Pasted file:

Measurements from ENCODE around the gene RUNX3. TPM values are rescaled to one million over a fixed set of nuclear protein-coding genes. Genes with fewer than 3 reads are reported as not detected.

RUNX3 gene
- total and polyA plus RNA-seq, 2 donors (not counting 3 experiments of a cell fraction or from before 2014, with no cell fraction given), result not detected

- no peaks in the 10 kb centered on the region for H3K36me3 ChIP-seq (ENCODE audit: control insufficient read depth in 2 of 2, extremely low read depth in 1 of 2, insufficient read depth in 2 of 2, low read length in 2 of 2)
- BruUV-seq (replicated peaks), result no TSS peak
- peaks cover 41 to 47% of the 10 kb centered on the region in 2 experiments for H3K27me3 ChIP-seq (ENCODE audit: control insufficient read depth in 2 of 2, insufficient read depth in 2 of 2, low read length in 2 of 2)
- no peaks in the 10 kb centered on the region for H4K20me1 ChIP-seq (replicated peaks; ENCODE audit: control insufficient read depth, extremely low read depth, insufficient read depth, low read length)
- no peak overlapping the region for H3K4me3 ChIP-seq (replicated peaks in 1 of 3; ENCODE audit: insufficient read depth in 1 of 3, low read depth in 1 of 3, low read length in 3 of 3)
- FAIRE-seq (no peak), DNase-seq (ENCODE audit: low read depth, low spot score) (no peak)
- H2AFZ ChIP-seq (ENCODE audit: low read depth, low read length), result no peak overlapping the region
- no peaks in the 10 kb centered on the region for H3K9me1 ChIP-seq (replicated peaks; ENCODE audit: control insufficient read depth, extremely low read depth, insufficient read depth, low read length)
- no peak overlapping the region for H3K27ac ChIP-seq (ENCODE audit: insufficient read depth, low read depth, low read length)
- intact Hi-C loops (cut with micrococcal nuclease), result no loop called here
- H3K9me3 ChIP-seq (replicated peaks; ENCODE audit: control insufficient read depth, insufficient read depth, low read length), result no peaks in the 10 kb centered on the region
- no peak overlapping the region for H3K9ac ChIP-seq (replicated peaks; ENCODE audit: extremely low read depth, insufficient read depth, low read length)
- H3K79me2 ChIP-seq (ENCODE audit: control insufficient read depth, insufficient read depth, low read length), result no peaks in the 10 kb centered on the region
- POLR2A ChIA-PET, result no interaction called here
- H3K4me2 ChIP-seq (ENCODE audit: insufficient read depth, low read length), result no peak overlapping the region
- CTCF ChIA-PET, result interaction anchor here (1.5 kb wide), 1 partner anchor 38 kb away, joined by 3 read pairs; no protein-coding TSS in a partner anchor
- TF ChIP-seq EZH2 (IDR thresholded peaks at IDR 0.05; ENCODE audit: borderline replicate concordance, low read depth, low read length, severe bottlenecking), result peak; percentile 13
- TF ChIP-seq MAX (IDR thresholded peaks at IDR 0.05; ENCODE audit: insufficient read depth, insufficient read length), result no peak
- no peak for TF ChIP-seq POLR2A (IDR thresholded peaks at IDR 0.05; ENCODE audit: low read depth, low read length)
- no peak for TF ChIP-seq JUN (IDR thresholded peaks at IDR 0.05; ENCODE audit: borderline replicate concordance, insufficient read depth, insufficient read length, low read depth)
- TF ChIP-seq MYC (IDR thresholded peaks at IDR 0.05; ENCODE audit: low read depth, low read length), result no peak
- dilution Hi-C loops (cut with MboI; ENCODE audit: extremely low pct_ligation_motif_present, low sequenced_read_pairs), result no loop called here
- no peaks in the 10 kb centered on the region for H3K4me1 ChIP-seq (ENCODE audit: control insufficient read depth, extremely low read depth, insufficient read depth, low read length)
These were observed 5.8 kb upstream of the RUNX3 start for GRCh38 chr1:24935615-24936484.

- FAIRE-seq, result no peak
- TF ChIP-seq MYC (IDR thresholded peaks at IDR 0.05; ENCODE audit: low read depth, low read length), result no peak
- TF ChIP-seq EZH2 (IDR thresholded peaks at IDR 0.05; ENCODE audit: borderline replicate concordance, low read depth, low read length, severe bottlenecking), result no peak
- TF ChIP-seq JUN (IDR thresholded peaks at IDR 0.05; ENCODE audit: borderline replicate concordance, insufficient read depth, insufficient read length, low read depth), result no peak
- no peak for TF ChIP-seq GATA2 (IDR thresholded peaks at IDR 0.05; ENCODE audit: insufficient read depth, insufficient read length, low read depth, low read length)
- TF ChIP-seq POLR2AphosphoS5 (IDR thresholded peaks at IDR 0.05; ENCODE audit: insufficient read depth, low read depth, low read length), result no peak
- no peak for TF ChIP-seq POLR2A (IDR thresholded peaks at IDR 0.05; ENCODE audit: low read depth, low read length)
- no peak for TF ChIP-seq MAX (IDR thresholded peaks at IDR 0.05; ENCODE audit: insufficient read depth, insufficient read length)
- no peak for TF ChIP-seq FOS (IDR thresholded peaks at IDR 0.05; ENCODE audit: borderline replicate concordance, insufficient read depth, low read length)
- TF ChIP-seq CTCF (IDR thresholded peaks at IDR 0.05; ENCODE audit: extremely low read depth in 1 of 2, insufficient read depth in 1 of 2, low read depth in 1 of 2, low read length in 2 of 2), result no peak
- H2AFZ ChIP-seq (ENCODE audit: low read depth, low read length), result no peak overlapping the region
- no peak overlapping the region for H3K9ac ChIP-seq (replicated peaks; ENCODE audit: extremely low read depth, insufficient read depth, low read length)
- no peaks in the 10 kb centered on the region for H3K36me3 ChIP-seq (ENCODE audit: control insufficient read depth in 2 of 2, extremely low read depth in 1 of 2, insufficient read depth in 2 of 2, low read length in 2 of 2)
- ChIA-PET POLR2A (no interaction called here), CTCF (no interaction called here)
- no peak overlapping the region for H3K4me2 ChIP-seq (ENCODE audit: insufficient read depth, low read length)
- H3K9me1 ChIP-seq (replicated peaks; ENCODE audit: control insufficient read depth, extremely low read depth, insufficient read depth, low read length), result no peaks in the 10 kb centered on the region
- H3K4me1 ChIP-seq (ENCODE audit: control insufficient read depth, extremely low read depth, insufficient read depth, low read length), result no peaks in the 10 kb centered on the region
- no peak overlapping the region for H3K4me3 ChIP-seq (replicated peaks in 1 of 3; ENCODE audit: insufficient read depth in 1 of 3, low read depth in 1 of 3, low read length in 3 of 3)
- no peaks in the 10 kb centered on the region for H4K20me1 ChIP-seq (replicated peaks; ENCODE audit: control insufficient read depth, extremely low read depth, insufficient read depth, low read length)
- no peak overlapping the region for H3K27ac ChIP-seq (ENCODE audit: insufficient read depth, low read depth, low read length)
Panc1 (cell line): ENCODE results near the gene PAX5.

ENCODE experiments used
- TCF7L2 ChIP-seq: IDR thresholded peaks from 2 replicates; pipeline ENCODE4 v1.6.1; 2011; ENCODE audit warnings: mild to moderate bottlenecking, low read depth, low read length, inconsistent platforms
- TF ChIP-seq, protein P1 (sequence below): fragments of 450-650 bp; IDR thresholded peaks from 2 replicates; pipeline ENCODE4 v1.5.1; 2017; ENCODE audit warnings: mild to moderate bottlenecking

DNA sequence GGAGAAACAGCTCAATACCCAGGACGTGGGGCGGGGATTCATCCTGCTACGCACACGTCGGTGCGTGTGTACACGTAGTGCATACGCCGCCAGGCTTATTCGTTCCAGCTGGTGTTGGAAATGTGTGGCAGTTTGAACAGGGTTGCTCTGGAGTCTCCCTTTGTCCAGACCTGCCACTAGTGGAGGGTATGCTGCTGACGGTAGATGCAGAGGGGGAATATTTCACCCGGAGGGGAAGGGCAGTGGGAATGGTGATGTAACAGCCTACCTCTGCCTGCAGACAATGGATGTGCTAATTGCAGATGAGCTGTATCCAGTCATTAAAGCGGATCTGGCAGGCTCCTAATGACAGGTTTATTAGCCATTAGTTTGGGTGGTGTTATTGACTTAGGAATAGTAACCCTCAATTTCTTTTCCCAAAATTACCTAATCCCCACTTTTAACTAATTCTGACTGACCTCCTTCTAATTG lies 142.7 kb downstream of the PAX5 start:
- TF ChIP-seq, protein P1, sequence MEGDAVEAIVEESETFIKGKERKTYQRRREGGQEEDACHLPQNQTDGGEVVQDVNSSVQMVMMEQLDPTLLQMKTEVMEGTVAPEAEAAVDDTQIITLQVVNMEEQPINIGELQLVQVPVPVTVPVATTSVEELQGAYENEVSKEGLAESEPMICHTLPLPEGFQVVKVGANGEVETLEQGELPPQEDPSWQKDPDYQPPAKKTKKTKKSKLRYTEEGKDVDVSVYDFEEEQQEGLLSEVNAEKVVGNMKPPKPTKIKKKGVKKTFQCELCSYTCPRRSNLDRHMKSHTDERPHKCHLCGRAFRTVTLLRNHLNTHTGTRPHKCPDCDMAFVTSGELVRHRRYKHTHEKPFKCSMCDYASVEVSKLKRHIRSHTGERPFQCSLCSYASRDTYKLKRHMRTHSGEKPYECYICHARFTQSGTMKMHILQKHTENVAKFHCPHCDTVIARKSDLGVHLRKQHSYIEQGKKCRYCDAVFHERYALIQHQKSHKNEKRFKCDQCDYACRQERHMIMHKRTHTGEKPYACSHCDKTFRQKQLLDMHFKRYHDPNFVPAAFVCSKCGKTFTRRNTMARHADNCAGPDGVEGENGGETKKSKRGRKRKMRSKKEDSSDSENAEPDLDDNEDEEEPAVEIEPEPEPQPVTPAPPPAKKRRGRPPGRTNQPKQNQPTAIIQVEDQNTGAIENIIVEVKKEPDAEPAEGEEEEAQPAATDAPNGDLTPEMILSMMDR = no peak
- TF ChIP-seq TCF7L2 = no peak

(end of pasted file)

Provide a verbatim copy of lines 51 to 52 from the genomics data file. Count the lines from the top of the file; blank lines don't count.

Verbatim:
- TF ChIP-seq, protein P1 (sequence below): fragments of 450-650 bp; IDR thresholded peaks from 2 replicates; pipeline ENCODE4 v1.5.1; 2017; ENCODE audit warnings: mild to moderate bottlenecking

DNA sequence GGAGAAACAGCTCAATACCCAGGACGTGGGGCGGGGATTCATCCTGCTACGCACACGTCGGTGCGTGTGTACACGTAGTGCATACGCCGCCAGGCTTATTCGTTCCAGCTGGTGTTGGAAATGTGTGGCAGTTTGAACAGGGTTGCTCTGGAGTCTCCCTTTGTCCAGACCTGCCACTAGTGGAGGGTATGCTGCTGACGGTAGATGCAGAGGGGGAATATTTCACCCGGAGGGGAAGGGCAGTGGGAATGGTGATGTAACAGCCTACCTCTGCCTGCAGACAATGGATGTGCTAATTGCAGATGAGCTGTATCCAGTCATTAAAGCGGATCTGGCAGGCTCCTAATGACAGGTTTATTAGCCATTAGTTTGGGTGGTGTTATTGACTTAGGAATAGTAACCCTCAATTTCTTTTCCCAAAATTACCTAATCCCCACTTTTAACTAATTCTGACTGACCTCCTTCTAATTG lies 142.7 kb downstream of the PAX5 start: